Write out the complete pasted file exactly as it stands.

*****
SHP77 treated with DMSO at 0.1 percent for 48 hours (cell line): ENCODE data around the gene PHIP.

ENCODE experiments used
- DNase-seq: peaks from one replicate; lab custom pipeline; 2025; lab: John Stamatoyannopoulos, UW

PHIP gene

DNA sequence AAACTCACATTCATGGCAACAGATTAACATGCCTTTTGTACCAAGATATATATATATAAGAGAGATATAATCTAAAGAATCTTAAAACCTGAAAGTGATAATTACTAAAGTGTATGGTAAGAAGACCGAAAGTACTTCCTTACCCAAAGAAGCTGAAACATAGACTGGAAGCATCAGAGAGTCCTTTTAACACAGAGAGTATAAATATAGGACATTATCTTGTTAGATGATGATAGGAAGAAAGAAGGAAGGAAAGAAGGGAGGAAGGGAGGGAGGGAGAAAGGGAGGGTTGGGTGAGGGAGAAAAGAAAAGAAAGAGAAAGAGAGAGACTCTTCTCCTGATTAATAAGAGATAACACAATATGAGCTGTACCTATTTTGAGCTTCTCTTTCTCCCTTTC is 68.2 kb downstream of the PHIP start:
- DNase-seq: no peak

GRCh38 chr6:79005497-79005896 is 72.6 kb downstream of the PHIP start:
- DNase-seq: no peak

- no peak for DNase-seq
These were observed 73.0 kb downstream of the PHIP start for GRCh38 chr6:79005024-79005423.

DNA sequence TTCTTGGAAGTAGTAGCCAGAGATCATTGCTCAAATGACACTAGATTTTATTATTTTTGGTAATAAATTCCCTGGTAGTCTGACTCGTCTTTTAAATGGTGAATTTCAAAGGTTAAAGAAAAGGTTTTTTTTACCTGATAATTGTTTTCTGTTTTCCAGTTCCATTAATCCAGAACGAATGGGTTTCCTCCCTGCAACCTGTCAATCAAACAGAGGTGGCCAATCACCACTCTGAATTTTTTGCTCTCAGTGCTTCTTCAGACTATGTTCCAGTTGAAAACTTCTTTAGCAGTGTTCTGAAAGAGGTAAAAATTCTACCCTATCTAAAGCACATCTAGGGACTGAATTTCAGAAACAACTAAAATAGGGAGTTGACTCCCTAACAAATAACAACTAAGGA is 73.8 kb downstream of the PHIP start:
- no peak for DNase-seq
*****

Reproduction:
SHP77 treated with DMSO at 0.1 percent for 48 hours (cell line): ENCODE data around the gene PHIP.

ENCODE experiments used
- DNase-seq: peaks from one replicate; lab custom pipeline; 2025; lab: John Stamatoyannopoulos, UW

PHIP gene

DNA sequence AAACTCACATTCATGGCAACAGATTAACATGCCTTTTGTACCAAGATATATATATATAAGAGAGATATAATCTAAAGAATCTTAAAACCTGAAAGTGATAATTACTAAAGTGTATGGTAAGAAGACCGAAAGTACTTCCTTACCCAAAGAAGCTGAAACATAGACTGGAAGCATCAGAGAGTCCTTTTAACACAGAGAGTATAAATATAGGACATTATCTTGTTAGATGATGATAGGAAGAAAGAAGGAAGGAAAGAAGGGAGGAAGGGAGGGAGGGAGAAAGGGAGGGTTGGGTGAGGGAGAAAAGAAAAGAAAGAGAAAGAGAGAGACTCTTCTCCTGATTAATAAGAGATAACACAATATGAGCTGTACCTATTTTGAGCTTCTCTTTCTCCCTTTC is 68.2 kb downstream of the PHIP start:
- DNase-seq: no peak

GRCh38 chr6:79005497-79005896 is 72.6 kb downstream of the PHIP start:
- DNase-seq: no peak

- no peak for DNase-seq
These were observed 73.0 kb downstream of the PHIP start for GRCh38 chr6:79005024-79005423.

DNA sequence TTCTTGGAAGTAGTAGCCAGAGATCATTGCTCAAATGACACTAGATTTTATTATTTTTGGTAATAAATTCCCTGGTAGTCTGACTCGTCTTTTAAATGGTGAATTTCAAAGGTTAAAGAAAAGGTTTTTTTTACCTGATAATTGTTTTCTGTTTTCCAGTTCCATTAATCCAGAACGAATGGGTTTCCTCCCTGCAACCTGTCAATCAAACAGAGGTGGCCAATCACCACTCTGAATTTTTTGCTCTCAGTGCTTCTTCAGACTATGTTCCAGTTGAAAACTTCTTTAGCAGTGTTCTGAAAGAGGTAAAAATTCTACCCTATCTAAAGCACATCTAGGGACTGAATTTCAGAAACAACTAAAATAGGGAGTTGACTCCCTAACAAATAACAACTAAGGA is 73.8 kb downstream of the PHIP start:
- no peak for DNase-seq